(CNN) — These days, you can customize your car, your house and your clothes. So why not your favorite sweet?
Inside, you can build the KitKat of your dreams and watch it harden before your eyes thanks to a blast of liquid nitrogen.
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Like a Willy Wonka Factory for KitKats, guests can use a touchscreen pad to make their dream candy, choosing from five types of chocolate for the base.
The chocolate options include basics such as milk chocolate alongside wild card flavors such as matcha or a strawberry-flavored white chocolate.
The nine toppings are marshmallow, pineapple, cranberry, mango, green raisin, almond, cashew, macadamia and shredded coconut. Each bar will set you back about US$6-9.
Can’t decide? Try the chef’s selection, where the chocolatier suggests the perfect toppings to pair with your base chocolate of choice — just like a wine pairing at a posh restaurant.
New York City has dozens of ice cream shops that are offering all kinds of crazy cold treats, from elastic ice cream to flash frozen sundaes.
For example, If you love matcha chocolate the chef might recommend marshmallow, cranberry and coconut as toppings.
There’s even an ultra-luxe “all topping” version where you can try all nine garnishes on offer. That’s the priciest possible menu item at ¥2,050 ($18).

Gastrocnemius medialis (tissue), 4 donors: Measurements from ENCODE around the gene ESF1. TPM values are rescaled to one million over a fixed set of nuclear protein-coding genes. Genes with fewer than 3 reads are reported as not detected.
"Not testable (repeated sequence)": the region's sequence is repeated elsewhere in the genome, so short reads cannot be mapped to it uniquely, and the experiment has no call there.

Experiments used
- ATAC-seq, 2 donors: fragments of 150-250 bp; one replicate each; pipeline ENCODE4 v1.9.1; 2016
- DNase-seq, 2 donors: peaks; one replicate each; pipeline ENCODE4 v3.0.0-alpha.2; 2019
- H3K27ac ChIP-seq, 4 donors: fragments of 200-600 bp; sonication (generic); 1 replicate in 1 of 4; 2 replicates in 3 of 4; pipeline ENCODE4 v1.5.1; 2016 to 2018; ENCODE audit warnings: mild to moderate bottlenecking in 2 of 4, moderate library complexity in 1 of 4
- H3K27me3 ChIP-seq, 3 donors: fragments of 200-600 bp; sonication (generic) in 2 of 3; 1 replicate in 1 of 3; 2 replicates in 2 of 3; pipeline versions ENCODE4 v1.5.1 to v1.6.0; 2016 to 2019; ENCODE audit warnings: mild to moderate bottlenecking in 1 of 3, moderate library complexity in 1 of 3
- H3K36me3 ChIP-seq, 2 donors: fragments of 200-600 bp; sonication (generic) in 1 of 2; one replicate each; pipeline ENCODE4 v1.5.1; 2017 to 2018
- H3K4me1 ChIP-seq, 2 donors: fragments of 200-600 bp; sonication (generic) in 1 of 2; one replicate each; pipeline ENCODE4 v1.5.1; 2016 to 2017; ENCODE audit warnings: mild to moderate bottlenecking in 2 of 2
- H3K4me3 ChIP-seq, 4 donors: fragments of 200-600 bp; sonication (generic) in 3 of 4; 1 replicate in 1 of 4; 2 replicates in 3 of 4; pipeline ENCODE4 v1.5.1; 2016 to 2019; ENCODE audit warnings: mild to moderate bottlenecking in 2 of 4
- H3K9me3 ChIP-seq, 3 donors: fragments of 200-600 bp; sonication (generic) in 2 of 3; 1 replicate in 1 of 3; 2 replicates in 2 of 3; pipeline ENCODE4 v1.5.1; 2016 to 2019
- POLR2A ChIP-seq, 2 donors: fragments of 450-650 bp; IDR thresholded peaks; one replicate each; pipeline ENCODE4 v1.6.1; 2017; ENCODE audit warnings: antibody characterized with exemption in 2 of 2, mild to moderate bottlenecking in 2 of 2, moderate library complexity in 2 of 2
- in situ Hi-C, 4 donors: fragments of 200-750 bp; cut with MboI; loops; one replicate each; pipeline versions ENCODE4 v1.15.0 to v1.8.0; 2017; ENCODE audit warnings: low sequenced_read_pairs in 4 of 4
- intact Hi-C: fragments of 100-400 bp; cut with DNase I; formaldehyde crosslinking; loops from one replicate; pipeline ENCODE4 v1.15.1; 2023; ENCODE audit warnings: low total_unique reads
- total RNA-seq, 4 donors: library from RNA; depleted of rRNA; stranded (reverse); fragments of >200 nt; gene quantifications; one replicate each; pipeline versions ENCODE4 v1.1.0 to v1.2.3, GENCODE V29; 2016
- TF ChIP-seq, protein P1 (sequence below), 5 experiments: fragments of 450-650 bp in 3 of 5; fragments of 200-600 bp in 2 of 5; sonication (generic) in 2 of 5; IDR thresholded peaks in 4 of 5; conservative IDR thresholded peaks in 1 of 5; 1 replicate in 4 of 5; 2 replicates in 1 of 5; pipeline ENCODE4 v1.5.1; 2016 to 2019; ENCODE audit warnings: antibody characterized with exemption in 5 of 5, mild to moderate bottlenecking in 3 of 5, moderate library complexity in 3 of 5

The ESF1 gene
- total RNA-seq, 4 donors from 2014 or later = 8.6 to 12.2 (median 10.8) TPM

You’re invited to “Have a Break’ and enjoy your KitKat in the store, but you can also pack them up as souvenirs.
More than 300 flavors
Originally introduced in 1935, KitKats are essentially chocolate-covered wafers.
Though first launched in London by Rowntree’s confectionery, they’re now produced by Nestle, a Swiss company, in the UK and HB Reese Candy Company in the US.
In the US, one of KitKat’s most successful jingles was “Give Me a Break,” with the sound of the two pieces of the bar breaking down the center to make it easier to eat.
These sweet treats made their way Japan in 2000, where the market ushered in quirky new variants.
One reason behind the candy’s eternal popularity in Japan is that in the Japanese language “KitKat” sounds similar to “kito kato,” which means “to surely win.”